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jstone624

nautilus in home aquarium?

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Caesar777

Yup. It's ALWAYS a good practice to research everything before you take it out of the ocean--it's our implied responsibility. Thanks to everyone else who does the same.

 

And, by the way, I got a personal response from Waikiki Aquarium. If you ever have questions, especially about animals which don't have much of a record in captivity, or which are otherwise hard to find info on husbandry, email any public aquarium--especially the larger ones--and they'll surely be happy to help you with their experience and expertise, which goes beyond that of most hobbyists (simply because they have the combined knowledge from experience and formal education, as well as the means to obtain large systems, expensive equipment, and rare creatures).

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reef-luva

Caesar...maybe hardy was not the best term. When kept in a chilled, large, almost dark tank...they do well. Definitly NOT for the home aquarium. I have seen them adapt to situations I was skeptic of.

Now the question is are they thriving or just surviving. Like Yoshiod

says in his signiture," how do we know if fish are happy?"

You are correct in researching animals before buying or catching.

That is our responsibility.

Giant floating snails...thats funny! Your right.

But man if you have ever seen them feed....way cool.

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bobioden

So, should they be kept in a Nano... NO.

 

Bob

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reef-luva

...in a nano of cousre not...not for long anyway.

I thought the question was "in a home aquaium".

I have seen and serviced 400 gal+ systems in private residences.

With proper conditions, it IS possible to house Nautilus Pompilius, although personally I wouldn't. Nor would I recomend it.

I have seen people keep sharks (not nurse,bamboo or zebras...

baby white tips and lemons or large smoothhounds and leopards,

in tanks too small or soon to be too small,which I am totally against. When I had my fish store,I refused to sell

certain animals to people I knew had improper environments for that animal. We defintly have larger responsibilities than just turning a buck.

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i have crabs

The Chambered Nautilus can be seen at Sea World in San Diego and at the Long Beach Aquarium. I suggest visiting these places instead of investing in a specialized tank. I have watched countless videos on these things and have visited the above facilites where they can be seen. I must say they are amazing! I was extremly ####ed at my LFS when I saw one on sale for $100. I would be surprised if they ever had another one there after the crap I gave them.

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jstone624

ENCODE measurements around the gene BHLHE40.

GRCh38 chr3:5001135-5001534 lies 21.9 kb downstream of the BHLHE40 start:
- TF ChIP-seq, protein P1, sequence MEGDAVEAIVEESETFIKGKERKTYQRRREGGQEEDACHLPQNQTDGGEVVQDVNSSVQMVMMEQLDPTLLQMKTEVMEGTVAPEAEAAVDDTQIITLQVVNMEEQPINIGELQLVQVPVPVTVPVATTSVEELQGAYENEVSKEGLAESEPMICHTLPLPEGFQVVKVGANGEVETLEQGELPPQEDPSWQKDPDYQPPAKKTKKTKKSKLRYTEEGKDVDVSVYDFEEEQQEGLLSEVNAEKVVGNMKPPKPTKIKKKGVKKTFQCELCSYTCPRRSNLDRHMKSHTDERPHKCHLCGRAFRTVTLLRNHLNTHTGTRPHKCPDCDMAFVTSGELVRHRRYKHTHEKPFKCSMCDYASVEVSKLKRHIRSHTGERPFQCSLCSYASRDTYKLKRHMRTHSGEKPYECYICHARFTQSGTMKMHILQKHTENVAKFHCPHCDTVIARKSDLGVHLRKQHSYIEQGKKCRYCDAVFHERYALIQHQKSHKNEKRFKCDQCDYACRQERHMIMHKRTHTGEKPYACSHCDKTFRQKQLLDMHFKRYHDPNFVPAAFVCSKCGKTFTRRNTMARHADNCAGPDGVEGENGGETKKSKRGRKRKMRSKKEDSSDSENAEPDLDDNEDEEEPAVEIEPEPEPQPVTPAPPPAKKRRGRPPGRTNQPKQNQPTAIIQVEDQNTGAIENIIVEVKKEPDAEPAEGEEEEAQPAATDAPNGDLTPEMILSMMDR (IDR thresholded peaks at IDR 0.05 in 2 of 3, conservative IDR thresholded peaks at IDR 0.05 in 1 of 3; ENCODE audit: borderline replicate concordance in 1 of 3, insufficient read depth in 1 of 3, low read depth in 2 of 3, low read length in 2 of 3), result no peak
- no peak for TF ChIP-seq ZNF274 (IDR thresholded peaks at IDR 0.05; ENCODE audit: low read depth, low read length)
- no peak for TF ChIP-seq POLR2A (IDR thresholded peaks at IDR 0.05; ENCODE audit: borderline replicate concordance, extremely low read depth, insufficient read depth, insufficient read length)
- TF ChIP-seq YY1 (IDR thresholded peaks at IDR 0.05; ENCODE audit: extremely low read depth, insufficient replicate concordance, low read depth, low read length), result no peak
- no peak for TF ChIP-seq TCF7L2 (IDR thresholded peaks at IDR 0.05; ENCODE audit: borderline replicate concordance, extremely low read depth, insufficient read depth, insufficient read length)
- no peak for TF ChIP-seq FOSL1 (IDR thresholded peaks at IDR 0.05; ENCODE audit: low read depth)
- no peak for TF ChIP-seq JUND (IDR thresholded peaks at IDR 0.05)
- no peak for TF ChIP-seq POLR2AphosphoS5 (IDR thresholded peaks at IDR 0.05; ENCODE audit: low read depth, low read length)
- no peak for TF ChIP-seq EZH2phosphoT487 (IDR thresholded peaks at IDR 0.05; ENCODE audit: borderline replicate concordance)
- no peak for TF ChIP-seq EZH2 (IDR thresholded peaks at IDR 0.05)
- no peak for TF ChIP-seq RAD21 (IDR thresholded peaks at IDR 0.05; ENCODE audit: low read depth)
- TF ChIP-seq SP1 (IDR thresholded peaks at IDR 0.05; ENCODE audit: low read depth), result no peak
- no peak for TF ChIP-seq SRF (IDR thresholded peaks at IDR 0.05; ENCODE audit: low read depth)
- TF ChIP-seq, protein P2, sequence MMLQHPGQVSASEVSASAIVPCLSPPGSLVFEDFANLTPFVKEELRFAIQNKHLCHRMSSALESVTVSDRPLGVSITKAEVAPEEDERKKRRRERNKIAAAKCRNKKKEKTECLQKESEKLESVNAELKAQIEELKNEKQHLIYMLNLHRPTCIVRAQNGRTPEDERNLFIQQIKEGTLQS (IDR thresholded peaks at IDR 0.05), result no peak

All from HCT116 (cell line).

It is amazing how the nautilus being a less then well know animal (in terms of exact care paramaters) that requires such a great deal unique care can have a "reachable" price of only $100. IMO, I think any animal that requires special care of any kind should my either sold exclusivly to researchers or ppl. with the "means" of keeping such animals. I have seen sites that sell nurse sharks and the like and can only imagine the environments these animals are subject to, being available over the internet.

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Caesar777

Yup... You can also find "cute" baby alligators that grow to ten feet long for $25-50, baby tiger cubs for a G or two, and all kinds of primates. All you need is some money--and not much more than it takes for a couple of high-end corals. Pretty sad--some animals do great in captivity, but many just can NOT. Really sad.

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cpotter919@gmail.com

Actually, creating a pressurized tank is rather simple. Create a six-sided thick-walled tank (which includes an access port on the top of the tank , say 14"Ø and add a 16" Ø plate with Handle located on the inside of the tank and a means to secure it when you decide to drop the water column for tank access.), add two long (30'+)large diameter (>1"ID) reinforced flexible tubes drilled and secured to the bottom of the tank that allows both water column to extend up (think second or third floor in a house). One tube is used to draw water from the tank, the other supplies. The water is treated/filtered upstairs while the tank is enjoyed downstairs (this would result in an extremely quiet tank). Now consider, the return to the tank begins as a sump that what ever you throw into it goes down the tube and eventually enters the tank. Throw in the live shrimp, go downstairs and watch as life goes on!

Enjoy!

cpotter919@gmail.com

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genodesconte

this thread is really funny considering 15 years down the line we now know that they just need a 50 gallon+ and a chiller to be successfully kept in home aquaria.

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